Recently, the Solids Separation Subcommittee of the Water Environment Federation Residuals and Biosolids Committee began development on 10 factsheets focusing on biosolids thickening and dewatering. This preview examines the first set that have been released.
Titled, Thickening and Dewatering, Polymer/Flocculants 101, and Solids Capture in Dewatering Processes, these factsheets can be downloaded by visiting www.wef.org/factsheets.
THICKENING AND DEWATERING
In the wastewater treatment process, solids get separated via settling in primary and secondary clarifiers and need to be further processed before moving down the treatment train. Thickening and dewatering of solids helps reduce the volume of the material in the system. Less volume benefits utilities by enabling smaller downstream facilities, which reduce energy and operating costs.
"The benefits to dewatering are similar to those of thickening: Reducing the total volume of material reduces transportation costs and the size of equipment (incinerators, digesters, drying beds) needed downstream."
Thickening typically occurs after solids have been discharged from clarifiers but before digestion or storage. Depending on the facility and characteristics of the solids, various types of equipment can be used to thicken the solids, including (but not limited to) gravity thickeners, centrifuge thickeners, and rotary drum/ screw thickeners. After thickening, the solids can range from 2% to 8% solids concentration and still can be pumped throughout the facility.
Dewatering typically occurs after biological and digestion processes and further removes water from the solids slurry. This process produces a material that can be transported for disposal or beneficial use. The solids cake that is produced from dewatering is typically 15% to 40% solids and acts as a solid – that is it no longer can be pumped.
The benefits to dewatering are similar to those of thickening: Reducing the total volume of material reduces transportation costs and the size of equipment (incinerators, digesters, drying beds) needed
downstream. Dewatering typically is done using belt filter presses, screw presses, centrifuges, and other dewatering specific equipment.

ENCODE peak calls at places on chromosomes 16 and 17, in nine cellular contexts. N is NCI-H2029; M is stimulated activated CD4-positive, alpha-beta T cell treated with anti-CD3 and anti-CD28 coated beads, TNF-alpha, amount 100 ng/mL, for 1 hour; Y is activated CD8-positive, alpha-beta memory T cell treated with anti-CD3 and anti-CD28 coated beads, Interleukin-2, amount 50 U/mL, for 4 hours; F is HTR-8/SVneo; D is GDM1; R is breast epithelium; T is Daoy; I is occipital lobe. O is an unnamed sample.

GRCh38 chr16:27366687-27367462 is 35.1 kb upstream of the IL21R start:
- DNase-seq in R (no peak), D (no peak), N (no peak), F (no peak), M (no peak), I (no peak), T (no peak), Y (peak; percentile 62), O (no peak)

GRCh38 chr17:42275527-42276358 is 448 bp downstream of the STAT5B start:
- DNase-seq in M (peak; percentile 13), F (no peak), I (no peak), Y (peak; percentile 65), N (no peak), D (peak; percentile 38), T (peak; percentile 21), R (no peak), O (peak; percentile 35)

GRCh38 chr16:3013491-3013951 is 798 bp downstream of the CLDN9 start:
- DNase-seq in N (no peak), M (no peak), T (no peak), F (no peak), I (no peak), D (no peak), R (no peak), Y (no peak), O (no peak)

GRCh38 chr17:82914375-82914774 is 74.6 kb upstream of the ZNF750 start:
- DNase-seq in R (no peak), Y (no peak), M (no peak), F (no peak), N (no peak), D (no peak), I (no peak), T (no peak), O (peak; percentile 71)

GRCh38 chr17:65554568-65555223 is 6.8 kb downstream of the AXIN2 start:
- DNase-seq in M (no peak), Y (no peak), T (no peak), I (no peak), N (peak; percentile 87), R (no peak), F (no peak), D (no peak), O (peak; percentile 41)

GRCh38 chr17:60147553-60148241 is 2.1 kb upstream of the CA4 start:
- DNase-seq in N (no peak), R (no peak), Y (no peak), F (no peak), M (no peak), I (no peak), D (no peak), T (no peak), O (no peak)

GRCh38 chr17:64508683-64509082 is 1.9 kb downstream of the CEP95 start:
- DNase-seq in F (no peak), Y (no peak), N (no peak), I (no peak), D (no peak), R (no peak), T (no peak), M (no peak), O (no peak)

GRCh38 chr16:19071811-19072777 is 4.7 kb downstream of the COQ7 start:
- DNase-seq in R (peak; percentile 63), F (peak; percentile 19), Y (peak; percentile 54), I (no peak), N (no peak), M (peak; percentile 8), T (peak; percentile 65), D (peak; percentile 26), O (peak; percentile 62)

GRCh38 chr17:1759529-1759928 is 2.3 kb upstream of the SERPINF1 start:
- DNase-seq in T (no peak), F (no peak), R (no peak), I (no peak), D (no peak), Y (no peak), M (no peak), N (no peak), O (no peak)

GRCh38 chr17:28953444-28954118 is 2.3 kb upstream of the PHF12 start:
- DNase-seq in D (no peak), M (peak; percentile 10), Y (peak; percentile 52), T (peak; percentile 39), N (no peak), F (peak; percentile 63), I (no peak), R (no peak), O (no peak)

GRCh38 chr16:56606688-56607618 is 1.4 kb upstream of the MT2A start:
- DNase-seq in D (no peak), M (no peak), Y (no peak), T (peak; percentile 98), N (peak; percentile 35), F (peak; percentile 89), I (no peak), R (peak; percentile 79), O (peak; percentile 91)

To maximize thickening and dewatering efficiencies, polymers and flocculants often are used. These chemicals help clump, or flocculate, solids together and make water easier to remove. Polymer comes in three forms: dry, solution, and emulsion. Dry polymer consists of 90% active polymer and requires a more extensive process to dissolve and activate it before use. Solution polymer, also called Mannich, is a viscous polymer with only 4% to 8% active ingredient. Its low activity and difficulty in pumping has caused it to be less used in today’s water resource recovery facilities. Both polymers must
be activated and diluted on-site to between 0.1% and 1% active solution before using. The dilution process must be followed meticulously to prevent damaging the polymer and reducing its efficiency, and, thus, leading to a greater polymer demand, which increases costs.
Emulsion polymer is a pumpable polymer of gel emulsified in hydrocarbon oil with 2% to 55% activity. Due to its pumpability, it often is delivered to the system in-line, although its ease of use and higher activity come with a higher cost when compared to dry polymer.
Integral to optimizing biosolids efficiency and costs is paying attention to solids capture. This parameter is the amount of solids that are discharged, based on the percentage of solids in the feed. While the industry standard is 95%, on-site performance can get as low as 60%.
"By increasing solids capture, you reduce costs associated with re-treatment, prevent excess wear and tear on equipment, and help improve overall facility performance."
Low solids capture means a significant portion of solids are being returned to the head of the facility with the extracted water. By increasing solids capture, you reduce costs associated with re-treatment, prevent excess wear and tear on equipment, and help improve overall facility performance.
Solids capture percentage can be determined using an equation (outlined in the factsheet, Solids Capture in Dewatering Processes) that incorporates sludge flow, washwater and polymer water flow, discharge cake, feeds solids and filtrate, or centrate solids. Establishing a baseline enables improvement to be measured.
To improve solids capture, a step-bystep approach is advised. First, identify all settings and parameters used in the dewatering process (feed solids, flow rate, cake solids, polymer flow, etc). Then, change one setting at a time; let it reach steady-state, and evaluate the effect on solids capture.
MORE INFORMATION AVAILABLE
Thickening and dewatering biosolids is an intricate topic. This article only touches on a few of the important “By increasing solids capture, you reduce costs associated with re-treatment, prevent excess wear and tear on equipment, and help improve overall facility performance. considerations with polymer/flocculants and solids capture. For a more in-depth discussion of these topics and more, visit www.wef.org/factsheets to see all of the thickening and dewatering factsheets as well as factsheets on many other topics.